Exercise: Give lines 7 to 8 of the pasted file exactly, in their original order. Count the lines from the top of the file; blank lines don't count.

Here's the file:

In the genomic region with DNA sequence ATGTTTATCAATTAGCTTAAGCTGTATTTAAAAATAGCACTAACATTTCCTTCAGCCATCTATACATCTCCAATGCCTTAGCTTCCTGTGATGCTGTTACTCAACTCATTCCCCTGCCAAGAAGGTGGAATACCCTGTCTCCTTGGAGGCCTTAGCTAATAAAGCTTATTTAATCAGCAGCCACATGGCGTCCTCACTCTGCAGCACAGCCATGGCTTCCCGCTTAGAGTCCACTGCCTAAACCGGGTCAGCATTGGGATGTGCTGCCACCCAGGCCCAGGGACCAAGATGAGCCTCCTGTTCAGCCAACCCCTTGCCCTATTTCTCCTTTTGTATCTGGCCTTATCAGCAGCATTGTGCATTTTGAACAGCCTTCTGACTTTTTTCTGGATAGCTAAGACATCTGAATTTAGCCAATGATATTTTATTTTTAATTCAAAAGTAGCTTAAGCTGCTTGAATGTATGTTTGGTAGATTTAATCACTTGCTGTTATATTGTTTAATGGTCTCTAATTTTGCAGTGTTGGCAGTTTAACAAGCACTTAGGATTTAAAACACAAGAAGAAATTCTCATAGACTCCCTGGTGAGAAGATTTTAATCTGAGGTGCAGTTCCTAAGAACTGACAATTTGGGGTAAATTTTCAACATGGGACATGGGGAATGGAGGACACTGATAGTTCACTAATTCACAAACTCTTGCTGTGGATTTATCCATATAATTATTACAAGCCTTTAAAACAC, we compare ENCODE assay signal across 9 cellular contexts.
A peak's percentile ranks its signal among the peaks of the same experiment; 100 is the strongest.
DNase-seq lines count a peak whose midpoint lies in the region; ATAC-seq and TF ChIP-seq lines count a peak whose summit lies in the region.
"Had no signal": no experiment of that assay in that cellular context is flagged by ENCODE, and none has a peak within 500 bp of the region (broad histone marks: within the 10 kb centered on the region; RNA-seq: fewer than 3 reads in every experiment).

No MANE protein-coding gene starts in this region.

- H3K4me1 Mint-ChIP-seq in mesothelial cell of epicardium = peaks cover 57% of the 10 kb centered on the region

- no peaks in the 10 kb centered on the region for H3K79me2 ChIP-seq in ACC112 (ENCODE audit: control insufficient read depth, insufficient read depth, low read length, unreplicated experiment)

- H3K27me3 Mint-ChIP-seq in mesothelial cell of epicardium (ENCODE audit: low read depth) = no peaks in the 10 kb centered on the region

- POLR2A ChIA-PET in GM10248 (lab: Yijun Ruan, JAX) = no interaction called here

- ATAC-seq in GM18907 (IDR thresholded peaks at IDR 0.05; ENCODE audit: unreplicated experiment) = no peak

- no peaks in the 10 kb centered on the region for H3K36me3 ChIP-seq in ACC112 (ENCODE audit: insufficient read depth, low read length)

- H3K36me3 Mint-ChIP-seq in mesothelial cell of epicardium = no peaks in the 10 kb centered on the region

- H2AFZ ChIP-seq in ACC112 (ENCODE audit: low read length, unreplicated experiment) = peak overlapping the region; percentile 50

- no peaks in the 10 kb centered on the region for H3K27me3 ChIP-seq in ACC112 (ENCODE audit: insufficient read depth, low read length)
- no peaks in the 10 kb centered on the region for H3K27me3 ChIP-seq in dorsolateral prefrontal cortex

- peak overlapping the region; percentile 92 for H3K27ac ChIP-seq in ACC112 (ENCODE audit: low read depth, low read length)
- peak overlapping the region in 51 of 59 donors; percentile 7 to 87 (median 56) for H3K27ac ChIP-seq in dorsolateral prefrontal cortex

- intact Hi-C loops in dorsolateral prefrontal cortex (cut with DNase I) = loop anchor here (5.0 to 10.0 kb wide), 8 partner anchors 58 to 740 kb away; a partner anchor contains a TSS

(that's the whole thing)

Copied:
- no peaks in the 10 kb centered on the region for H3K79me2 ChIP-seq in ACC112 (ENCODE audit: control insufficient read depth, insufficient read depth, low read length, unreplicated experiment)

- H3K27me3 Mint-ChIP-seq in mesothelial cell of epicardium (ENCODE audit: low read depth) = no peaks in the 10 kb centered on the region